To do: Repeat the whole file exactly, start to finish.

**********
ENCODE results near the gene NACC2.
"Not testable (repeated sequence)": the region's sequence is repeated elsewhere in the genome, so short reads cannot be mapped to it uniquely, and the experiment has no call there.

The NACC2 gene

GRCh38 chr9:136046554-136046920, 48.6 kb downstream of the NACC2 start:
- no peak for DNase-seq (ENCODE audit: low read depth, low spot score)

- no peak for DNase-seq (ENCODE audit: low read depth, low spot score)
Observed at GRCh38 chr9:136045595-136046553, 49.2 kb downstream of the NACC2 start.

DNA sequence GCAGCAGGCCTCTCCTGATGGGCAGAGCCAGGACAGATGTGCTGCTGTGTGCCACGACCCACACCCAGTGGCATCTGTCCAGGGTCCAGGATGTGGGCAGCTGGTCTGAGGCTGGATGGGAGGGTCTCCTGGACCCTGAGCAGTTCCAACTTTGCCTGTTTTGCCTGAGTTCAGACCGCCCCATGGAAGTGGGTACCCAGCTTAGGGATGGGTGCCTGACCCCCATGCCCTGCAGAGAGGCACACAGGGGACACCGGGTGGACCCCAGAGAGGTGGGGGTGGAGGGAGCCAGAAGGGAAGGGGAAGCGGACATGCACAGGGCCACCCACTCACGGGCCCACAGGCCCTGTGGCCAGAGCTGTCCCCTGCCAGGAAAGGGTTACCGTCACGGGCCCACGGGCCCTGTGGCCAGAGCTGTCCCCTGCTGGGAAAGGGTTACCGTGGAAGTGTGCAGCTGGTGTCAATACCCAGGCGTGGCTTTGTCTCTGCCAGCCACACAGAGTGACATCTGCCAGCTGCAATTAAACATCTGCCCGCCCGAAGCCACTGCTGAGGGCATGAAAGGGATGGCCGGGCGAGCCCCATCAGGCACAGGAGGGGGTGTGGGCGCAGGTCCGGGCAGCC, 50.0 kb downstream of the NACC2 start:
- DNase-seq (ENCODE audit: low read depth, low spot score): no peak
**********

ENCODE results near the gene NACC2.
"Not testable (repeated sequence)": the region's sequence is repeated elsewhere in the genome, so short reads cannot be mapped to it uniquely, and the experiment has no call there.

The NACC2 gene

GRCh38 chr9:136046554-136046920, 48.6 kb downstream of the NACC2 start:
- no peak for DNase-seq (ENCODE audit: low read depth, low spot score)

- no peak for DNase-seq (ENCODE audit: low read depth, low spot score)
Observed at GRCh38 chr9:136045595-136046553, 49.2 kb downstream of the NACC2 start.

DNA sequence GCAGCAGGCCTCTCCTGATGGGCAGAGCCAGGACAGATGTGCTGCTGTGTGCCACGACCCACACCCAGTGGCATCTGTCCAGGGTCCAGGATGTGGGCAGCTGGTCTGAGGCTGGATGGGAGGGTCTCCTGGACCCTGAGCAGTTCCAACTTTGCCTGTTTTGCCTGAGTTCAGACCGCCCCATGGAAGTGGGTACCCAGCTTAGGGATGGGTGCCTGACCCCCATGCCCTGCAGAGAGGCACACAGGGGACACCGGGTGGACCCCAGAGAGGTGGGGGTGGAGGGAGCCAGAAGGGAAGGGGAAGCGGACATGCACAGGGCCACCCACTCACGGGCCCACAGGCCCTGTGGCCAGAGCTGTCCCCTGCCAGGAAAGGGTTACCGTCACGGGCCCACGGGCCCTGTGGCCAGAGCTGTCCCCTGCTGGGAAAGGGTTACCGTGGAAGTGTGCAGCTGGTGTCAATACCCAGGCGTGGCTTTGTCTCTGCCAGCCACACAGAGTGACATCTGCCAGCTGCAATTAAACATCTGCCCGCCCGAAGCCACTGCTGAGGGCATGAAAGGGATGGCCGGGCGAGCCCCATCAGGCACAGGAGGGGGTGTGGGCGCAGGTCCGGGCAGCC, 50.0 kb downstream of the NACC2 start:
- DNase-seq (ENCODE audit: low read depth, low spot score): no peak